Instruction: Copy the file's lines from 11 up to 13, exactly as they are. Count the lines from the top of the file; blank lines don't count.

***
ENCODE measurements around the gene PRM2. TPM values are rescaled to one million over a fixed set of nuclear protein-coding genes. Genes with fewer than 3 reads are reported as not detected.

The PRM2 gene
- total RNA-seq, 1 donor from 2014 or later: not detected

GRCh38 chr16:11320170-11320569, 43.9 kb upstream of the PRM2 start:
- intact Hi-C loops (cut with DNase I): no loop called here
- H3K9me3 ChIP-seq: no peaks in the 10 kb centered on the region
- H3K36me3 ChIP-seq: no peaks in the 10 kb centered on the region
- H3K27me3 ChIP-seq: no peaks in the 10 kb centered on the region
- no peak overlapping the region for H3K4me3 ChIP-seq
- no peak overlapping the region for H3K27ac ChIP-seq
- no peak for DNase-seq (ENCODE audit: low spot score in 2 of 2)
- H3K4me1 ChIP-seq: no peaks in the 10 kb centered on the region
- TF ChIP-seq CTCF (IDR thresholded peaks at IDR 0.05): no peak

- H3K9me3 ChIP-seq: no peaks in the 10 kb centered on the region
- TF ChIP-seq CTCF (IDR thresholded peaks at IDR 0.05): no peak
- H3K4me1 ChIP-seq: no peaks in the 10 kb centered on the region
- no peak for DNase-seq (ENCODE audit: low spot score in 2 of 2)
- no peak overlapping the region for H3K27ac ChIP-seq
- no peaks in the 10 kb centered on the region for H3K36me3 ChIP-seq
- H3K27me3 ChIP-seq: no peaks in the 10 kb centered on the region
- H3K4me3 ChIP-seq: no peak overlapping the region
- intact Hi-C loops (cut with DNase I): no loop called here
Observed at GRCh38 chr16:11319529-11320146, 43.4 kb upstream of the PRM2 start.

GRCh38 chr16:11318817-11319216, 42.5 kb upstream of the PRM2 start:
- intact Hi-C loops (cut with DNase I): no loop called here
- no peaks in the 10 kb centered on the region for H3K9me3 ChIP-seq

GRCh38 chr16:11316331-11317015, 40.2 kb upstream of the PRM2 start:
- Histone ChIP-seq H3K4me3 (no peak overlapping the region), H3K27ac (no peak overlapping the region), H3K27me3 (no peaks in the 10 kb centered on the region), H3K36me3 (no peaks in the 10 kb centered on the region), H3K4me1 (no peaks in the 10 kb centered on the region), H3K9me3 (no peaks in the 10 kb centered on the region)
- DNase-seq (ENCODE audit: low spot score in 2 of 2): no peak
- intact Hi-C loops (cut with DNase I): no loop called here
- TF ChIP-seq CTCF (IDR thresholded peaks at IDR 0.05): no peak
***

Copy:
- no peak for DNase-seq (ENCODE audit: low spot score in 2 of 2)
- H3K4me1 ChIP-seq: no peaks in the 10 kb centered on the region
- TF ChIP-seq CTCF (IDR thresholded peaks at IDR 0.05): no peak